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ANY VALUE IN SPORTS ?

 
 
Reply Sat 21 Jul, 2007 11:47 am
In another thread,
someone said that during my boyhood,
I shud have participated in " Little League ".

I rejected such invitations.
I saw no merit in competition to prove
which group can run around in circles better than which other group; waste of time n attention.
I knew that no matter which side wins,
it wins nothing, and no matter who loses, he loses nothing;
the purest essence of FUTILITY ( unless thay bet ).

If thay wish to wager,
then thay 'll be better off starting a crap game, playing poker,
or ( my personal favorite ): attending a casino.
In the deathless words of Elvis Presley: " VIVA LAS VEGAS "; love it.
My ball game of choice is Roulette.



Anyway, I see the benefits of PRODUCTIVE sports like
deer hunting, fishing, swimming, archery, gunnery practice,
armed and unarmed combat tactical skills for personal defense.
Skydiving might be fun; a little risky.
I see the value of lifting weight for strength,
or of calisthenics to promote somatic health.

Some folks say that team based sports teach teamwork.
I suppose that cud be possible; seems like a timeconsuming way to learn it.








Many people follow competitive ball games, like a cult.

WHAT the hell's the point ?



I have no preference as to which group of strangers
will prevail over which other group of people with whom I have no acquaintance.
I do not understand Y someone shud tell me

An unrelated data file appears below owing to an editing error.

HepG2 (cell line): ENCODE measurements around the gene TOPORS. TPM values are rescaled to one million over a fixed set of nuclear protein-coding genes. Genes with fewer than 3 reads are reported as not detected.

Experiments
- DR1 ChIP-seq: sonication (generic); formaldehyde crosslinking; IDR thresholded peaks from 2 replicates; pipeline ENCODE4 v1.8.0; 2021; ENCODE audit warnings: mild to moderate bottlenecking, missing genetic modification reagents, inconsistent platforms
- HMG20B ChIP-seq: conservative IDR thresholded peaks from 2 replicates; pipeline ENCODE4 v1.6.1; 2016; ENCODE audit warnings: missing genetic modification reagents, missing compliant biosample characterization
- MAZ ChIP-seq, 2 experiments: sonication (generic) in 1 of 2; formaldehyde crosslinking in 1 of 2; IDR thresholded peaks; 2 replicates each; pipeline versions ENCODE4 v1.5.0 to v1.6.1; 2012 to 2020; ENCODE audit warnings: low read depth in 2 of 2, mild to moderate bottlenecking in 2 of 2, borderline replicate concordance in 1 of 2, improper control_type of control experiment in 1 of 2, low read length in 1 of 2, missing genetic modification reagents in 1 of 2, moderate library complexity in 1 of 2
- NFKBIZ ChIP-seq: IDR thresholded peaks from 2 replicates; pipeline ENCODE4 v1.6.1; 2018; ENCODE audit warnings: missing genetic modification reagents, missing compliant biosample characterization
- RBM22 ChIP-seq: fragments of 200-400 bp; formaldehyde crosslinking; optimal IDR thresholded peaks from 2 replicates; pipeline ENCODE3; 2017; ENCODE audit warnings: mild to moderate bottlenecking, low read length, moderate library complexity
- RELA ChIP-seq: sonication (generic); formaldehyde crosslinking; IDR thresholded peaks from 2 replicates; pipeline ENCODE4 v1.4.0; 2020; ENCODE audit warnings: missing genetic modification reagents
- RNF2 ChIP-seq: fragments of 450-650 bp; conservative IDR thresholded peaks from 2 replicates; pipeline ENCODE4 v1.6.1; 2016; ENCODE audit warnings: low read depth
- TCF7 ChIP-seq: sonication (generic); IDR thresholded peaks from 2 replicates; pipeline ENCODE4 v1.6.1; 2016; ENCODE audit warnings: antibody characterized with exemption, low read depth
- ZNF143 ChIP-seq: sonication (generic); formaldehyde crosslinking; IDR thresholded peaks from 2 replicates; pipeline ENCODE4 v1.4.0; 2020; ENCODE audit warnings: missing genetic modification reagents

that I shud have joined the " Little League " or any other size league.

David
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Slappy Doo Hoo
 
  1  
Reply Sat 21 Jul, 2007 12:37 pm
Are you serious?

For kids, it teaches fitness, friendly competition, discipline, goal setting/achieving, recognition for success, teamwork, and puts them in a great social setting, where they can meet friends.

But eh, having kids sit in the house playing video games and getting fat has the same value. Or shooting a gun in the backyard.
0 Replies
 
OmSigDAVID
 
  1  
Reply Sat 21 Jul, 2007 01:29 pm
Slappy Doo Hoo wrote:
Are you serious?

For kids, it teaches fitness, friendly competition, discipline, goal setting/achieving, recognition for success, teamwork, and puts them in a great social setting, where they can meet friends.

But eh, having kids sit in the house playing video games and getting fat has the same value.

Or shooting a gun in the backyard.

There survives a letter from Thomas Jefferson,
our 3rd President, Author of the Declaration of Independence,